You’ve probably heard the story of Jason McElwain by now. If not, you can go online for a great video.
Jason is a senior at Greece Athena High School in Rochester, New York. He has had some tough breaks in life. But most of the other kids at his high school treat him with respect. He tries hard. People like him. He has been pretty visible this year as manager of the varsity basketball team. He is autistic.
His autism has been a major “bad break” for J-Mac, as his friends call him. Autism is a brain disorder that typically shows itself in problems with socialization and communication. Some people find it hard to be around persons with autism.
J-Mac has the good fortune of attending a school that does everything possible to integrate students with developmental issues into the mainstream of life. Coach Jim Johnson even added him to the team roster for the final basketball game of the season. He hoped to get him in the game for a few minutes. He wanted J-Mac to have the experience. To get a team jersey. To cherish a memory. But he had no idea things would turn out as they did.
With Greece Athena well in the lead and four minutes left on the clock, Johnson put J-Mac in the game. And the kid did the unthinkable! After missing his first two shots, he scored 20 points in three minutes – 18 by draining three-point shots from the perimeter. The team carried him on their shoulders in celebration.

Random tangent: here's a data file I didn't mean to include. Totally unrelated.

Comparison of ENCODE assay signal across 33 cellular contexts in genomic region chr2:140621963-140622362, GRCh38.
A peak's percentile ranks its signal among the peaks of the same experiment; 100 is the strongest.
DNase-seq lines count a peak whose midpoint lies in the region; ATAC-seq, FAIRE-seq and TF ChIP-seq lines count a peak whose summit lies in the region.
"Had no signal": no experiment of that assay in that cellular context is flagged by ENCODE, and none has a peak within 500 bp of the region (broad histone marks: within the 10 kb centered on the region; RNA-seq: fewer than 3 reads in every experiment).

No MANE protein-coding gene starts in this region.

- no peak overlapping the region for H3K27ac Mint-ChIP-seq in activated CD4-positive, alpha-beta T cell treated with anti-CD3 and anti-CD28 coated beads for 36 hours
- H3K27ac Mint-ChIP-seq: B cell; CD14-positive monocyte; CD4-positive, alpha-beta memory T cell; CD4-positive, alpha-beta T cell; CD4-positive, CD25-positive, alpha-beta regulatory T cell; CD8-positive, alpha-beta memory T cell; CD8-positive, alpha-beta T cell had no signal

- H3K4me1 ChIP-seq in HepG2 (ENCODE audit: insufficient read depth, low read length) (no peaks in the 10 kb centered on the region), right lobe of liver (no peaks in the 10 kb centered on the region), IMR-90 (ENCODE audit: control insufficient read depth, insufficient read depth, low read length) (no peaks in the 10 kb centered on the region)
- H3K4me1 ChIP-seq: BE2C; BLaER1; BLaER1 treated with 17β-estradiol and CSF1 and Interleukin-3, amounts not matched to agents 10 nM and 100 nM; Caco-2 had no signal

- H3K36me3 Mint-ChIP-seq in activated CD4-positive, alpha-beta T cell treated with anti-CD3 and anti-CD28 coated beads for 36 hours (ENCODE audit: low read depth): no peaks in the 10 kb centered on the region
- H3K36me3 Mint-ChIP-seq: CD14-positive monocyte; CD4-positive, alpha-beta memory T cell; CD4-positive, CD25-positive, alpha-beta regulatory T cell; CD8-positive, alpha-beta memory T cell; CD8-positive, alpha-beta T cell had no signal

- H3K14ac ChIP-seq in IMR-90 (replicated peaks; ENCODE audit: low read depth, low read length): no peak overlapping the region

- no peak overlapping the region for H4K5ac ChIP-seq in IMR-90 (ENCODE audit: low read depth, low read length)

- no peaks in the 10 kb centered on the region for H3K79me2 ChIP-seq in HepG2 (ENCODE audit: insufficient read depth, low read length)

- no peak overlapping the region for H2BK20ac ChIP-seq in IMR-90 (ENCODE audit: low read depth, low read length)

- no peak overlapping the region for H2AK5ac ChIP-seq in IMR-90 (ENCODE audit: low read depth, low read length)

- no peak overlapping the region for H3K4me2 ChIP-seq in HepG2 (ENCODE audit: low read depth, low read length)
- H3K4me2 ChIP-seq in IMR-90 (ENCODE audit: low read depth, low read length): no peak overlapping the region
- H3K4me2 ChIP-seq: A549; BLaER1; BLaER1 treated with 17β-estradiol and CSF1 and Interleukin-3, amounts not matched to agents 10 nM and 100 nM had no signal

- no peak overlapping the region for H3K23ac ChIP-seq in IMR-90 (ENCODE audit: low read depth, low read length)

“This is the first moment Jason has ever succeeded and been proud of himself,” said his mother. “I look at autism as the Berlin Wall, and he cracked it.” Her greater dream for her son is that he can get a high school diploma.
Hooray for Jason. Hooray for the attention this story has gotten not only in local news but in national media. And hooray for the encouragement and hope this heartwarming episode will bring to families dealing with similar challenges.
But I’ve not heard many folks applauding the coach for his decision to give J-Mac a chance. So my kudos go to Jim Johnson. He paid attention to a kid who needed a break. Made him team manager. Took the chance of putting a uniform on him and putting him into a game. What a gutsy call by the coach!
“I’ve had a lot of thrills in coaching and I’ve coached a lot of wonderful kids, but I’ve never experienced something like this ever in my life – you know, other than my own family things,” Johnson said. “My emotions, I couldn’t stop crying.”
Thank God for people who give other people a chance.
Reprinted from Rubel Shelley’s FAX of Life.